The opioid epidemic is not partisan, and the solutions are not liberal or conservative. To solve this horrific problem, we must look beyond political ideology and see facts.
Every eight minutes someone dies from an opioid-related fatality. Drug overdose is now the leading cause of accidental death in the United States. With hundreds of thousands of lives at stake, this epidemic demands our immediate attention. Unfortunately, our current response to drug addiction in America stubbornly relies on obsolete practices and beliefs about addiction and recovery.
New science has revealed that opioid addiction is a chemical, DNA-driven disease of the brain, to which many people are genetically predisposed. Treating this disease with medication has been proven to save lives and improve long-term outcomes.
Yet, so many states, including Ohio, are choosing to fund incarceration over treatment. They are sending individuals suffering with addiction to prison at an exponential rate. In Ohio, prison spending has nearly tripled in the last few decades. Prisons are now overcrowded – and are projected to grow more populated in the coming years. This costs Ohio taxpayers $1.8 billion dollars a year. The largest portion of the state prison population is made up of people who committed drug offenses and addiction-related crimes.
Obviously, prisons are needed to keep dangerous people off the streets. But, it makes no sense to send people with addiction to a places with such poor records of rehabilitation — and expect them to come out better than they were when they entered the system. Studies repeatedly show that incarceration and felony convictions in response to addiction only make matters worse. People come out still suffering from addiction, often more deteriorated and saddled with felony records that prevent job and housing eligibility. This pushes economic and family stability even farther out of reach.
Ohioans have a real opportunity in November to start changing course in regard to the opioid addiction. State Issue 1 is a ballot initiative that will divert individuals struggling with addiction into community-based treatment and supervision – not incarceration. People with nonviolent, low-level drug offenses would still face sanctions at the county level. However, they would not be sent to an expensive and ineffective state prison cell.
Experts estimate Issue 1 will save roughly $100 million taxpayer dollars in prison spending annually. These savings from reduced state prison populations will go toward substance abuse treatment and support for crime victims.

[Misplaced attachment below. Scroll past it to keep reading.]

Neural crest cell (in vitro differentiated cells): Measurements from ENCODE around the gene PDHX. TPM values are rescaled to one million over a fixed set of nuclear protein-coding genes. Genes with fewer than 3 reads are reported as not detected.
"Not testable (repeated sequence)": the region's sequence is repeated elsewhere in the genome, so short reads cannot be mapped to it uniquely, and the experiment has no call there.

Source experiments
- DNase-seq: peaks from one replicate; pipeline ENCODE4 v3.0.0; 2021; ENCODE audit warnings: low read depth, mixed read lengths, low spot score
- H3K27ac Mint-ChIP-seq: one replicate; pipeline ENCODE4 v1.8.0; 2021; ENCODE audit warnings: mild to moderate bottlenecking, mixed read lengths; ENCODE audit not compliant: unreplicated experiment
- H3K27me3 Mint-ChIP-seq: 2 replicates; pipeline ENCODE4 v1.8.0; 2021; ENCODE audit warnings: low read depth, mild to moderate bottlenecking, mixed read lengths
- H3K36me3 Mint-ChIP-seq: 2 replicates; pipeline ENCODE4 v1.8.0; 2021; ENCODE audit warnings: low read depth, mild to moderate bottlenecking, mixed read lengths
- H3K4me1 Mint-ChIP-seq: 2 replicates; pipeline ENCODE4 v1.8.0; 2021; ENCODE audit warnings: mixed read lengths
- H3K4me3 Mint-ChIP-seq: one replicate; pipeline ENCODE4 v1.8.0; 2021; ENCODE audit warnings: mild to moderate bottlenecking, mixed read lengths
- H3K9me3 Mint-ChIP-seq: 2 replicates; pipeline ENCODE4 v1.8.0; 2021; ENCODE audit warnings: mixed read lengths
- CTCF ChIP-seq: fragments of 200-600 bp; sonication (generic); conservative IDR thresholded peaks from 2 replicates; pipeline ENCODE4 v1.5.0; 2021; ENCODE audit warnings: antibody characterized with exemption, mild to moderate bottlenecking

Also, Ohio is not the first state to propose prioritizing treatment over incarceration. Several states have reduced penalties for drug possession and expanded options beyond state prison for low-level, nonviolent addiction-related crimes. Legislation to change drug possession penalties from felonies to misdemeanors in Utah, Connecticut, and Alaska passed with overwhelming bipartisan majorities. Additionally, voters in both California and Oklahoma passed ballot initiatives to limit incarceration for drug possession and redirect prison costs to treatment with wide support.
Fixing the broken justice system and transforming the way states address addiction deserves our immediate attention. Nationally, prison spending and correction budgets have skyrocketed, while funding for addiction and substance abuse is lagging. According to the Substance Abuse and Mental Health Services Administration (SAMHSA), approximately 21 million people needed substance abuse treatment in 2016, yet fewer than one in five were able to access it.
In Ohio, overdose deaths continue to rise, along with the state prisons budget. But the addiction crisis cannot be resolved through over-reliance on imprisonment. Responding to drug addiction with punishment and shame will only lead to more drug-related deaths.
Through our work across the country, we are actively seeking to break down the regulatory, legislative, and ideological barriers that prevent people from accessing drug treatment and recovery medication. It would be inexcusable to deny those living with diabetes, cancer, or heart disease treatment for their illnesses. It’s equally inexcusable that people suffering from opioid addiction are denied access to treatment while the traditional justice system has repeatedly failed to resolve it.
It is time to stop wasting taxpayer dollars locking up people who are suffering from addiction. Law enforcement resources need to focus on violent and serious crimes, while states need to take real action to expand treatment for those battling addiction. Issue 1 is the type of long overdue change states must make. We urge you to vote “yes” for this initiative.
Newt Gingrich is the former Republican Speaker of the House of Representatives. Van Jones is a civil rights activist, social entrepreneur and CNN host/contributor. Together, they helped create and now lead Advocates for Opioid Recovery, a nonpartisan initiative focused on promoting evidence-based interventions that can have a dramatic impact on ending the opioid addiction and overdose crisis in this country.